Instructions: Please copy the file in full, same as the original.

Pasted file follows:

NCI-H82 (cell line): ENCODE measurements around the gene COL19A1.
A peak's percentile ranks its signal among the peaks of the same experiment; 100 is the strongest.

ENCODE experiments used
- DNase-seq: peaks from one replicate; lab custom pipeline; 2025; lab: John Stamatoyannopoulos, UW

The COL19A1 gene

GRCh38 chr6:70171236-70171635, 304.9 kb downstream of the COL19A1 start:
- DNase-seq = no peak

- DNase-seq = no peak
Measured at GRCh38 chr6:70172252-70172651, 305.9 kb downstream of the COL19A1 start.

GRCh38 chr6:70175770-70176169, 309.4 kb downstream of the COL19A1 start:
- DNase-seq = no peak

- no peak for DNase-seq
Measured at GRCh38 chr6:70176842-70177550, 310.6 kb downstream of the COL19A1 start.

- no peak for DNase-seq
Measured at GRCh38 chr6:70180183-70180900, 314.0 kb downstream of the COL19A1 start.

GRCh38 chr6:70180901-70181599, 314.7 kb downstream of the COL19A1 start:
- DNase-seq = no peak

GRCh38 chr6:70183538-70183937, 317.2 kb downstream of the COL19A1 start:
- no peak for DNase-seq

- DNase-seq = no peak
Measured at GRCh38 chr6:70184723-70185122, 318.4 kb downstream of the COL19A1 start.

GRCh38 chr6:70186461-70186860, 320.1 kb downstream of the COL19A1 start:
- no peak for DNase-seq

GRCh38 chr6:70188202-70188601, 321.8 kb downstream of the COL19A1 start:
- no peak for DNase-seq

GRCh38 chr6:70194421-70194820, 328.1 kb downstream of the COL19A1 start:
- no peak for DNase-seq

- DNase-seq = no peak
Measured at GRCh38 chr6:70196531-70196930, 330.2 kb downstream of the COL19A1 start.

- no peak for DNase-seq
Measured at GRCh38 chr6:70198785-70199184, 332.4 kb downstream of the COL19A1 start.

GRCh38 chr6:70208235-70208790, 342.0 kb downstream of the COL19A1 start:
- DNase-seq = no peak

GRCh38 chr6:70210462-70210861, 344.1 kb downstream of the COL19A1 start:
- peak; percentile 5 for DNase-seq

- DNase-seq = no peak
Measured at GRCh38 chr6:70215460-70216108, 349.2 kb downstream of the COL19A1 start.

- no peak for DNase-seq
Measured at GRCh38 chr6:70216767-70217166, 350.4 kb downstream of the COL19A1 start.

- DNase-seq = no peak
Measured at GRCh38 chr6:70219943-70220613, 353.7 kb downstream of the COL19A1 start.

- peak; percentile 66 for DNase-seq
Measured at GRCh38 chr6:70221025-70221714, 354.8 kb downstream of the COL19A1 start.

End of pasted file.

NCI-H82 (cell line): ENCODE measurements around the gene COL19A1.
A peak's percentile ranks its signal among the peaks of the same experiment; 100 is the strongest.

ENCODE experiments used
- DNase-seq: peaks from one replicate; lab custom pipeline; 2025; lab: John Stamatoyannopoulos, UW

The COL19A1 gene

GRCh38 chr6:70171236-70171635, 304.9 kb downstream of the COL19A1 start:
- DNase-seq = no peak

- DNase-seq = no peak
Measured at GRCh38 chr6:70172252-70172651, 305.9 kb downstream of the COL19A1 start.

GRCh38 chr6:70175770-70176169, 309.4 kb downstream of the COL19A1 start:
- DNase-seq = no peak

- no peak for DNase-seq
Measured at GRCh38 chr6:70176842-70177550, 310.6 kb downstream of the COL19A1 start.

- no peak for DNase-seq
Measured at GRCh38 chr6:70180183-70180900, 314.0 kb downstream of the COL19A1 start.

GRCh38 chr6:70180901-70181599, 314.7 kb downstream of the COL19A1 start:
- DNase-seq = no peak

GRCh38 chr6:70183538-70183937, 317.2 kb downstream of the COL19A1 start:
- no peak for DNase-seq

- DNase-seq = no peak
Measured at GRCh38 chr6:70184723-70185122, 318.4 kb downstream of the COL19A1 start.

GRCh38 chr6:70186461-70186860, 320.1 kb downstream of the COL19A1 start:
- no peak for DNase-seq

GRCh38 chr6:70188202-70188601, 321.8 kb downstream of the COL19A1 start:
- no peak for DNase-seq

GRCh38 chr6:70194421-70194820, 328.1 kb downstream of the COL19A1 start:
- no peak for DNase-seq

- DNase-seq = no peak
Measured at GRCh38 chr6:70196531-70196930, 330.2 kb downstream of the COL19A1 start.

- no peak for DNase-seq
Measured at GRCh38 chr6:70198785-70199184, 332.4 kb downstream of the COL19A1 start.

GRCh38 chr6:70208235-70208790, 342.0 kb downstream of the COL19A1 start:
- DNase-seq = no peak

GRCh38 chr6:70210462-70210861, 344.1 kb downstream of the COL19A1 start:
- peak; percentile 5 for DNase-seq

- DNase-seq = no peak
Measured at GRCh38 chr6:70215460-70216108, 349.2 kb downstream of the COL19A1 start.

- no peak for DNase-seq
Measured at GRCh38 chr6:70216767-70217166, 350.4 kb downstream of the COL19A1 start.

- DNase-seq = no peak
Measured at GRCh38 chr6:70219943-70220613, 353.7 kb downstream of the COL19A1 start.

- peak; percentile 66 for DNase-seq
Measured at GRCh38 chr6:70221025-70221714, 354.8 kb downstream of the COL19A1 start.